THE SUPREME COURT came under attack by President Roosevelt because it declared important parts of the “New Deal” unconstitutional. FDR’s “court-packing” scheme contributed to the resumption of economic depression in 1937.
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Roosevelt next signed into law
steep income tax increases on the higher brackets and introduced a 5 percent
withholding tax on corporate dividends. He secured another tax increase in
1934. In fact, tax hikes became a favorite policy of Roosevelt for the next 10
years, culminating in a top income tax rate of 90 percent. Sen. Arthur
Vandenberg of Michigan, who opposed much of the New Deal, lambasted Roosevelt's
massive tax increases. A sound economy would not be restored, he said, by
following the socialist notion that America could "lift the lower one-third up"
by pulling "the upper two-thirds down." Vandenberg also condemned
"the congressional surrender to alphabet commissars who deeply believe the
American people need to be regimented by powerful overlords in order to be
Alphabet commissars spent the
public's money like it was so much bilge. They were what influential journalist
and social critic Albert Jay Nock had in mind when he described the New Deal as
"a nation-wide, State-managed mobilization of inane buffoonery and aimless
Civil Works Administration hired actors to give free shows and librarians to
catalog archives. It even paid researchers to study the history of the safety
pin, hired 100 Washington workers to patrol the streets with balloons to
frighten starlings away from public buildings, and put men on the public
payroll to chase tumbleweeds on windy days.
when it was started in the fall of 1933, was supposed to be a short-lived jobs
program. Roosevelt assured Congress in his State of the Union message that any
new such program would be abolished within a year. "The federal government,"
said the president, "must and shall quit this business of relief. I am not
willing that the vitality of our people be further stopped by the giving of
cash, of market baskets, of a few bits of weekly work cutting grass, raking
leaves, or picking up papers in the public parks." Harry Hopkins was put in
charge of the agency and later said, "I've got four million at work but for
God's sake, don't ask me what they are doing." The CWA came to an end within a
few months but was replaced with another temporary relief program that evolved
into the Works Progress Administration, or WPA, by 1935. It is known today as
the very government program that gave rise to the new term, "boondoggle,"
because it "produced" a lot more than the 77,000 bridges and 116,000 buildings
to which its advocates loved to point as evidence of its efficacy.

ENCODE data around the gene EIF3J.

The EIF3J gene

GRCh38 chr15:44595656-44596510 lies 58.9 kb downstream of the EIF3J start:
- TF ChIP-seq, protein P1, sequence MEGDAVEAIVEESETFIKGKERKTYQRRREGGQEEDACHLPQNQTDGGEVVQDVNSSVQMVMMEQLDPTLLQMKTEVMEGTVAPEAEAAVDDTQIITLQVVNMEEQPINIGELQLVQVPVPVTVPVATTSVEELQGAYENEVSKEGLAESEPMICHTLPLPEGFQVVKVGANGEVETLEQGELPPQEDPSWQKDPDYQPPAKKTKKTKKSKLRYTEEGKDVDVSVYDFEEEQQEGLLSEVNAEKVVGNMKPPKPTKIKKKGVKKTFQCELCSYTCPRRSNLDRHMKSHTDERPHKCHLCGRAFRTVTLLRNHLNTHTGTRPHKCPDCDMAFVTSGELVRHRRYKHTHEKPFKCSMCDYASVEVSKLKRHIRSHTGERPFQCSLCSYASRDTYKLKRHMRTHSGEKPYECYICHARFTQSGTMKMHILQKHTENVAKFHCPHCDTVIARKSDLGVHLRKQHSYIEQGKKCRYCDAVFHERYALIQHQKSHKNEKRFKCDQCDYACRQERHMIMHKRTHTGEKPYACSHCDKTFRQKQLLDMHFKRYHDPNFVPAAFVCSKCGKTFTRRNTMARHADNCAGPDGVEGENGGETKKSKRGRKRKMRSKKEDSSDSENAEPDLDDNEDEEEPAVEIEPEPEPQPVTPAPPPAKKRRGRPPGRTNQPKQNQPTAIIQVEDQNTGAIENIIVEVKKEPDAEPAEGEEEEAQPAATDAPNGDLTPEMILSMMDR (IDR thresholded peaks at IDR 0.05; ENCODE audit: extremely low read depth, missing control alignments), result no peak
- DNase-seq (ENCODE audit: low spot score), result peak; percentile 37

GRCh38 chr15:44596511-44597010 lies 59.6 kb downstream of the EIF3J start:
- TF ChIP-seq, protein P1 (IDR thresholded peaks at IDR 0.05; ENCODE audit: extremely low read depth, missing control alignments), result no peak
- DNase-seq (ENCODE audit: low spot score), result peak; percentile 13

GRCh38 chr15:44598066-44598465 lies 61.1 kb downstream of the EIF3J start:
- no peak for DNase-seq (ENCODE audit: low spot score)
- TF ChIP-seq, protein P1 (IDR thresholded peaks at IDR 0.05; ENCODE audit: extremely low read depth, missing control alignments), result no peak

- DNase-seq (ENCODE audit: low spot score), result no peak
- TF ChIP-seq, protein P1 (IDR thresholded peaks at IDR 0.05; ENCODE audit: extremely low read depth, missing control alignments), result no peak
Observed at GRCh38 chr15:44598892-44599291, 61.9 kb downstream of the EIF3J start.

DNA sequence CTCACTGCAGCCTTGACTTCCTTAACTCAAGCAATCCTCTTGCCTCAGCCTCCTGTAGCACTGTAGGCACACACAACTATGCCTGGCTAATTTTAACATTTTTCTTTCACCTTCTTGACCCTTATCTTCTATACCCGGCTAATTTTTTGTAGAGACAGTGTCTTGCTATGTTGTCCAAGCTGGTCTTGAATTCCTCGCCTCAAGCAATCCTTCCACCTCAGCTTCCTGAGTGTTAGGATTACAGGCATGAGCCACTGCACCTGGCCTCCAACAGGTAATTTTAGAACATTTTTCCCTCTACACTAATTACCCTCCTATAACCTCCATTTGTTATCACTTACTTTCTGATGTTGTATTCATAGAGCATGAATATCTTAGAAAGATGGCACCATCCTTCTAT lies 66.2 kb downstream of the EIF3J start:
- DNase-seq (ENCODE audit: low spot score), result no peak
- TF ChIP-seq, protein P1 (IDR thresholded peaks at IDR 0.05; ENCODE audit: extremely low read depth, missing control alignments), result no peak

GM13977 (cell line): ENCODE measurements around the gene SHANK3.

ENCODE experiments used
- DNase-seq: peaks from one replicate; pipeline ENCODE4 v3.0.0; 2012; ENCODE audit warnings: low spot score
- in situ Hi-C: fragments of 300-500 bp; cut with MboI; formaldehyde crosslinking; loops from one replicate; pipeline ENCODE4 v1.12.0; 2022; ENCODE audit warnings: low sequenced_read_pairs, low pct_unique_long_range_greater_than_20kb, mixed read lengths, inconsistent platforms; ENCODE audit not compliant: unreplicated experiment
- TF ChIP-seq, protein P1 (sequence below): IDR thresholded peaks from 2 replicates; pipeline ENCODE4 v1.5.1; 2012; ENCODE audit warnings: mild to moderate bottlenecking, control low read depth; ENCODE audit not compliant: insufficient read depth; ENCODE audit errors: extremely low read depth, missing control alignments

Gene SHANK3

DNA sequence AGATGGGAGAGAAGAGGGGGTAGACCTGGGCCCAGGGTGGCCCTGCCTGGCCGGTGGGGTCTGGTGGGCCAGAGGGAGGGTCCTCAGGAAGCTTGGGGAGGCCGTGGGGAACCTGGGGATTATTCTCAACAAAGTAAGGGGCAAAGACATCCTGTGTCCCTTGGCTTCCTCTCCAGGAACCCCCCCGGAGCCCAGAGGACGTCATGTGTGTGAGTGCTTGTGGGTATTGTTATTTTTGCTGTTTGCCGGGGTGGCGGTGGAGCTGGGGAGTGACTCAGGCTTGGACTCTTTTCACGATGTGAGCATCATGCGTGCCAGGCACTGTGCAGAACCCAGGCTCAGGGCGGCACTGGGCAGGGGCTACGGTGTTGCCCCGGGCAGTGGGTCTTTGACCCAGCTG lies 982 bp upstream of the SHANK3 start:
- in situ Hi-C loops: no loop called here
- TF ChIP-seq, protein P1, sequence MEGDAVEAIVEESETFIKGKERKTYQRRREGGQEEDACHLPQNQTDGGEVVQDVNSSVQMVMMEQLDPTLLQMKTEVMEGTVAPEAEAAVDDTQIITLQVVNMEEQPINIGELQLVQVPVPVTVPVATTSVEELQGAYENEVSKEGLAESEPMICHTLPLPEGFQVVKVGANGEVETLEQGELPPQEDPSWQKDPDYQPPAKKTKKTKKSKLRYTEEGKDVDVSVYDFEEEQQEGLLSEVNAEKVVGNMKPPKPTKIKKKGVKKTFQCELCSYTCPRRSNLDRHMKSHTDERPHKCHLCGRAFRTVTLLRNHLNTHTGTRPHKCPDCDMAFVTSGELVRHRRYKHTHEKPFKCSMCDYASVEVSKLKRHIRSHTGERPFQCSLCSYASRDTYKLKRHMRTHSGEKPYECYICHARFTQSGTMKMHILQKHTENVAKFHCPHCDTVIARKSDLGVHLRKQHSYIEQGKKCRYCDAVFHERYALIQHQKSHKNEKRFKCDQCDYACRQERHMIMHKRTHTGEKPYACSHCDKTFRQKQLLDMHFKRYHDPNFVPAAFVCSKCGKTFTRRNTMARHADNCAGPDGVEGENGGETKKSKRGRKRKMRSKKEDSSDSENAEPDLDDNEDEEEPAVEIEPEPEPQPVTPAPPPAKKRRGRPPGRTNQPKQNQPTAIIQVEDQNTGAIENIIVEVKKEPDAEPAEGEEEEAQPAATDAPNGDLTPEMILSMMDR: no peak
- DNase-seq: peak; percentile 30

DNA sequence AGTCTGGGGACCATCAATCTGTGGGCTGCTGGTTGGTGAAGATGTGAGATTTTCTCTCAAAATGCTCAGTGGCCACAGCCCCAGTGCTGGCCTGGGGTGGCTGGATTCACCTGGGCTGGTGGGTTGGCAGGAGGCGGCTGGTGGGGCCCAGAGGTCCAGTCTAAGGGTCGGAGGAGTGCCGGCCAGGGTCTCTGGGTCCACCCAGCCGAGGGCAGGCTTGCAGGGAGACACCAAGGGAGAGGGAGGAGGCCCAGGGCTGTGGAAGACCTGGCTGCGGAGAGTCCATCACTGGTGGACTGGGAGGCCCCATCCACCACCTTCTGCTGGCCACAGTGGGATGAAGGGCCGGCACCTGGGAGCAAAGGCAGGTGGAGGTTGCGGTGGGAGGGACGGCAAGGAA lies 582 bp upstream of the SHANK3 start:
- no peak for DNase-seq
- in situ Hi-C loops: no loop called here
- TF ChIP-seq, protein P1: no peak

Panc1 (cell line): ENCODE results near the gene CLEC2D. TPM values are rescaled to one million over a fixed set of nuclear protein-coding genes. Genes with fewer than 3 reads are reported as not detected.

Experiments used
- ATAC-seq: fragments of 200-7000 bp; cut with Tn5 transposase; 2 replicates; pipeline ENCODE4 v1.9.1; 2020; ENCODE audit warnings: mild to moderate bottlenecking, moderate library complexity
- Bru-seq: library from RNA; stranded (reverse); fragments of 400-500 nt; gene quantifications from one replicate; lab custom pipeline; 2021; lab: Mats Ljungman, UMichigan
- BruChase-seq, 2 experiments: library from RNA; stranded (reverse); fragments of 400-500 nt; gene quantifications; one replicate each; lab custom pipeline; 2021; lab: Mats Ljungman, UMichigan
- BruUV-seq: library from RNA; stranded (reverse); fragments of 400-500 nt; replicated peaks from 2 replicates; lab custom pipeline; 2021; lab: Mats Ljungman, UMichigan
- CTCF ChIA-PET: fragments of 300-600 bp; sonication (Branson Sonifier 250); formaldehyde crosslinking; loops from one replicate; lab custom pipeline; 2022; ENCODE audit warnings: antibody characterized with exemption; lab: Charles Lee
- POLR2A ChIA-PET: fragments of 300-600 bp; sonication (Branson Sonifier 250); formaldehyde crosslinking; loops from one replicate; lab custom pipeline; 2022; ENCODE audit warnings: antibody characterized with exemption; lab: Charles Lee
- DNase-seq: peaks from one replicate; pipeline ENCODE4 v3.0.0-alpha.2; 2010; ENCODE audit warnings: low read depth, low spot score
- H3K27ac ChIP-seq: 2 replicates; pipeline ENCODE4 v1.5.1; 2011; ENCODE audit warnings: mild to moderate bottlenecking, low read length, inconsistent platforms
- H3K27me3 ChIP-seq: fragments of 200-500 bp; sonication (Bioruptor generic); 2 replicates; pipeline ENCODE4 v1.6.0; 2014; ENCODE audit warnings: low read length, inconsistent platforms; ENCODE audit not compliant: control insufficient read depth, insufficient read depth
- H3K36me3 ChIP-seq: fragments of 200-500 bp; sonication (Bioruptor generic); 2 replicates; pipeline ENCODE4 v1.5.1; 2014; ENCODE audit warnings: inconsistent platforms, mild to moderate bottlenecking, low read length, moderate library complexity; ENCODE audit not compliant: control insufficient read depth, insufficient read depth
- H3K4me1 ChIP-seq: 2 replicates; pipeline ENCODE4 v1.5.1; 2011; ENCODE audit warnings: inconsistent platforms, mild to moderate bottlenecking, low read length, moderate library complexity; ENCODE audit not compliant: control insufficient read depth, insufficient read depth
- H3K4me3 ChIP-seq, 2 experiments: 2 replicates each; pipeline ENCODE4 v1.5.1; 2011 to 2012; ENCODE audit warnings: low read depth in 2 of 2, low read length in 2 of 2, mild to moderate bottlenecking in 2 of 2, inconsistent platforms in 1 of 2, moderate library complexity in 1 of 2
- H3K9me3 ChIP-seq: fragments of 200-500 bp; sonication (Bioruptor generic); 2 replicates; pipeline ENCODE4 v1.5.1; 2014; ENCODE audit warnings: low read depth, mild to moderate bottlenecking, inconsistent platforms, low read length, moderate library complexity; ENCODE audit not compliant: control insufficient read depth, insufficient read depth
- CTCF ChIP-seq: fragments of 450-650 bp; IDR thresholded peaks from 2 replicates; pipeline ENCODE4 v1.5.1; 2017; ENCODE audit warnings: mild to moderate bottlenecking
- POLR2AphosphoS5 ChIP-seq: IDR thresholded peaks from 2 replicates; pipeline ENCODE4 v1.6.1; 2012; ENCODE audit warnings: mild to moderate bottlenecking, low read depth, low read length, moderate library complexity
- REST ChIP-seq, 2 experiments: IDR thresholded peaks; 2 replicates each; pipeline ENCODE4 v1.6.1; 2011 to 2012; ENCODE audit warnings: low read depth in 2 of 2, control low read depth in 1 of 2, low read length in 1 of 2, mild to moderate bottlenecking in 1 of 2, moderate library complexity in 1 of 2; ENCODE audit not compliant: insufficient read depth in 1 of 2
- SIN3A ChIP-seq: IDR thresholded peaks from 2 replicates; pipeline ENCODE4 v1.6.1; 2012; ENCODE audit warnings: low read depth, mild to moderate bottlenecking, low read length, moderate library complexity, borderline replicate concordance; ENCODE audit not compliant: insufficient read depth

reason, critics often referred to the WPA as "We Piddle Around." In Kentucky,
WPA workers catalogued 350 different ways to cook spinach. The agency employed
6,000 "actors" though the nation's actors' union claimed only 4,500 members.
Hundreds of WPA workers were used to collect campaign contributions for
Democratic Party candidates. In Tennessee, WPA workers were fired if they
refused to donate 2 percent of their wages to the incumbent governor. By 1941,
only 59 percent of the WPA budget went to paying workers anything at all; the
rest was sucked up in administration and overhead. The editors of The New Republic asked, "Has [Roosevelt] the moral stature to
admit now that the WPA was a hasty and grandiose political gesture, that it is
a wretched failure and should be abolished?" The last of the WPA's
projects was not eliminated until July of 1943.
Roosevelt has been lauded for his "job-creating" acts such as the
CWA and the WPA. Many people think that they helped relieve the Depression.
What they fail to realize is that it was the rest of Roosevelt's tinkering that
prolonged the Depression and which largely prevented the jobless from finding
real jobs in the first place. The stupefying roster of wasteful spending
generated by these jobs programs represented a diversion of valuable resources
to politically motivated and economically counterproductive purposes.
analogy will illustrate this point. If a thief goes house to house robbing
everybody in the neighborhood, then heads off to a nearby shopping mall to
spend his ill-gotten loot, it is not assumed that because his spending
"stimulated" the stores at the mall he has thereby performed a national service
or provided a general economic benefit. Likewise, when the government hires
someone to catalog the many ways of cooking spinach, his tax-supported paycheck
cannot be counted as a net increase to the economy because the wealth used to
pay him was simply diverted, not created. Economists today must still battle
this "magical thinking" every time more government spending is proposed — as if
money comes not from productive citizens, but rather from the tooth fairy.